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Sustainability

Tests of the Kaivac System at the University of Washington Revealed

January 18, 2012
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A recent comparison of the Kaivac No-Touch Cleaning® technology conducted at the University of Washington in Seattle suggests that this method of cleaning can be exceptionally effective in helping to protect human health.

No-Touch Cleaning is an integrated system that combines automatic chemical metering and injection of chemicals on fixtures and surfaces to be cleaned. The system includes an indoor pressure washer used to rinse these same areas clean, essentially blasting soils and contaminants loose. Finally, a powerful wet vacuum built into the machine is used to vacuum-up and thoroughly remove all soil and moisture from the area.

Kaivac

Developed more than a decade ago, the system was originally designed to improve the morale of cleaning workers when cleaning restrooms, so that they would not have to stoop over to clean soiled toilets and urinals by hand. It was also a healthier way of cleaning because cleaning professionals did not have to actually touch soiled surfaces. Today it is used for a variety of cleaning tasks, not just restroom cleaning, including cleaning floors, tile and grout, walls, stairs, and other areas such as chairs and tables, many of which were discovered and developed by end-users themselves.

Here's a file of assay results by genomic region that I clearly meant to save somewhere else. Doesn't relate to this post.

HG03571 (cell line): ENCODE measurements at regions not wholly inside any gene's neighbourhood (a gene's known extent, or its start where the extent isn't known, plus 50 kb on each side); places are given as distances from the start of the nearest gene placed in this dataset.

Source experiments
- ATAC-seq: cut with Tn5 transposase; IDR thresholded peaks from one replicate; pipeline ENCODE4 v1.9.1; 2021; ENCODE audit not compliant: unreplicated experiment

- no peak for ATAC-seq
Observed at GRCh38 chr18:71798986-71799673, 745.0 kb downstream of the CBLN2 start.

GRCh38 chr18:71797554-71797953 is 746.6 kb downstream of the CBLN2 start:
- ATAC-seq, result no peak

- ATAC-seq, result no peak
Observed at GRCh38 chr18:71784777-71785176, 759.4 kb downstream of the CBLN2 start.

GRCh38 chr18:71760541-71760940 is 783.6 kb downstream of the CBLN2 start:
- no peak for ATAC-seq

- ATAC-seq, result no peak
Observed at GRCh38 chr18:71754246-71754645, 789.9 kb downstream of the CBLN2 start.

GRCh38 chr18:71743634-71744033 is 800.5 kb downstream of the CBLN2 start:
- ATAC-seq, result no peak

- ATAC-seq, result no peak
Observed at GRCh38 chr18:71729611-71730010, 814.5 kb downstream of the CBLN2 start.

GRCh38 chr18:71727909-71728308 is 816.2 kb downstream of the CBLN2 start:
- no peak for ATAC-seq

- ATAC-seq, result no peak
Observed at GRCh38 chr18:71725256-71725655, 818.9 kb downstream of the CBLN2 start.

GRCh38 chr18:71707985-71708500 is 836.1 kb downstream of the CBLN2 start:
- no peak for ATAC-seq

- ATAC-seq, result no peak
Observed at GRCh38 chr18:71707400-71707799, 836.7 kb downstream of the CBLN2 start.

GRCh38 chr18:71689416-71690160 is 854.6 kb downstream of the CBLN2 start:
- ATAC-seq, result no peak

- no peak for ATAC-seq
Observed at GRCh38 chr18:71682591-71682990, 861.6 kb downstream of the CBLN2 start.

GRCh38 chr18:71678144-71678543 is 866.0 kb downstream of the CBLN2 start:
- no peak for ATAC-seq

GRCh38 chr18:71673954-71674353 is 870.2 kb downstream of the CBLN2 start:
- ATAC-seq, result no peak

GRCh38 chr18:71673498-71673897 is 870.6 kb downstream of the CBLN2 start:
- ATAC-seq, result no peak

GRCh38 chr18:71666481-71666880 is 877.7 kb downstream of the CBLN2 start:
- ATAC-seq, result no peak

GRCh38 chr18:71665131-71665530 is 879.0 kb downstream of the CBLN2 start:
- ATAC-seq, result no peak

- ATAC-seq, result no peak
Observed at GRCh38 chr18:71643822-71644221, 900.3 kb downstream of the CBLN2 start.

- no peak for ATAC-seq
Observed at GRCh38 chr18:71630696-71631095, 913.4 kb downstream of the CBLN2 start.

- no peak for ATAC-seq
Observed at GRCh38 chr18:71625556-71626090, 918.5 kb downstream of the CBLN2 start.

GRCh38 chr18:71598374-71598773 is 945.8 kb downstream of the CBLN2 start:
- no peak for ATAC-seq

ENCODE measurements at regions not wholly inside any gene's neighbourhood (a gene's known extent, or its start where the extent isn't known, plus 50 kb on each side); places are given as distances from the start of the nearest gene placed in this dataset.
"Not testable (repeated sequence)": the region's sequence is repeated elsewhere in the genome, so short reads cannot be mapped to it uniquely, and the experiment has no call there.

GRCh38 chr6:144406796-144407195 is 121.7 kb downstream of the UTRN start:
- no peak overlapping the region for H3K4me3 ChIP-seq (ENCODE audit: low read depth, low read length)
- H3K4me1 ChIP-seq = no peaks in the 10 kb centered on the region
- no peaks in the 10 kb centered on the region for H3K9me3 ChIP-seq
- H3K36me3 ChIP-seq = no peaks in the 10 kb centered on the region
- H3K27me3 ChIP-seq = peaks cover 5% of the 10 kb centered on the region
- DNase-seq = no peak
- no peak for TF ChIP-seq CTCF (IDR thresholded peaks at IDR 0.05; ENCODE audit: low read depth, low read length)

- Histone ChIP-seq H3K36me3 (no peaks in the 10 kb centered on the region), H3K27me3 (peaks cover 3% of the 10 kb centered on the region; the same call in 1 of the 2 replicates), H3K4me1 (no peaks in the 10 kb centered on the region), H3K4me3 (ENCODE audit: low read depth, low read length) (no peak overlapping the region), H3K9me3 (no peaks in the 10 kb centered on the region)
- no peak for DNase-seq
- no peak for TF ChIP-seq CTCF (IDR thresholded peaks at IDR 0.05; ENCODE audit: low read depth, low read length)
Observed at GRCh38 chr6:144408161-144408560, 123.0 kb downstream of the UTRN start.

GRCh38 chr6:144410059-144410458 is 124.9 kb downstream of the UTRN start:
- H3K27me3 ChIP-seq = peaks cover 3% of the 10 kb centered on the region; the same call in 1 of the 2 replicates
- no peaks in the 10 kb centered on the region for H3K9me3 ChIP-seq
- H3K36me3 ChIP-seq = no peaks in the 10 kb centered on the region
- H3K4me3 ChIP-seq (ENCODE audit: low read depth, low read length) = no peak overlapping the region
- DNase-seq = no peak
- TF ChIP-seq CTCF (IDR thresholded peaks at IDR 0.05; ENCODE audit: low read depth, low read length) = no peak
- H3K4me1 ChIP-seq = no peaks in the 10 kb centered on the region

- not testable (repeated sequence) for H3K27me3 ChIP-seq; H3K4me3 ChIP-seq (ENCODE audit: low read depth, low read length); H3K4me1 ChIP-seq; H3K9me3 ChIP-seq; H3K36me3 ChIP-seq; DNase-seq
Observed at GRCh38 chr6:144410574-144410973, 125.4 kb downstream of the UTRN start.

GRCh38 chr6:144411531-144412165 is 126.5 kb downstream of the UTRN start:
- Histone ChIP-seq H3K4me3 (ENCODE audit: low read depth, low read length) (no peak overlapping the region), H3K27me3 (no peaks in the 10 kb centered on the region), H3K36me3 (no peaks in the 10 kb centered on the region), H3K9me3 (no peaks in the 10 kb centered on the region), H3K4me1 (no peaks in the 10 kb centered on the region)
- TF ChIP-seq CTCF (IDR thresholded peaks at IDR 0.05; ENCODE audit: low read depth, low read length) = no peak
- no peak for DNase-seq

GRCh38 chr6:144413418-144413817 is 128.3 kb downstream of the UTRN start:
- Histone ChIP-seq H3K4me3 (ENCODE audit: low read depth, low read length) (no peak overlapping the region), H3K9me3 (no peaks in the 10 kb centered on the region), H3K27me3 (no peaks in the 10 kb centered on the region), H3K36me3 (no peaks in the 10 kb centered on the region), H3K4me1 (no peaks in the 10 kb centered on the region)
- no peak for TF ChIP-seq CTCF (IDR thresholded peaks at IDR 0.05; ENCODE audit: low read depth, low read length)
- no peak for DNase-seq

For the test, University of Washington researchers had one cleaning worker clean and wipe restroom surfaces in two different restrooms using traditional tools: microfiber towels and a microfiber wet mop along with a properly diluted EPA-registered disinfectant.

Another worker was asked to clean identical restrooms using a 12-gallon Kaivac No-Touch Cleaning machine filled with just water—no chemicals were used in the cleaning process—to pressure clean/rinse all surfaces and fixtures, then use a squeegee on countertops to remove moisture. The final step, as referenced earlier, is vacuuming the floor and other surfaces with the machine’s built-in wet/vac to completely remove soils from the area.

To evaluate the results, an ATP Rapid Monitoring system was used. ATP is the universal energy molecule found in all animal, plant, bacterial, yeast, and mold cells. Today, the biological importance of ATP is considered second only to DNA, which is used to identify an individual''s entire genetic makeup. When found on surfaces, ATP is often considered a red flag that contaminants may be present or that more thorough cleaning is necessary.

And the results of the test?

  • Using the No-Touch Cleaning machine produced on average an 89 percent reduction in ATP in the two restrooms tested.
  • Using the traditional cleaning method employing an EPA-registered disinfectant produced only a 56 percent reduction.
This is more than a 30 percent improvement in removing contaminants from surfaces. It also means the Kaivac system was significantly effective just using water with no chemicals added—the ultimate in Green cleaning.

Note: The University of Washington tests a variety of products as part of its commitment to Integrated Cleaning and Measurement™ (ICM) and does not endorse particular products.

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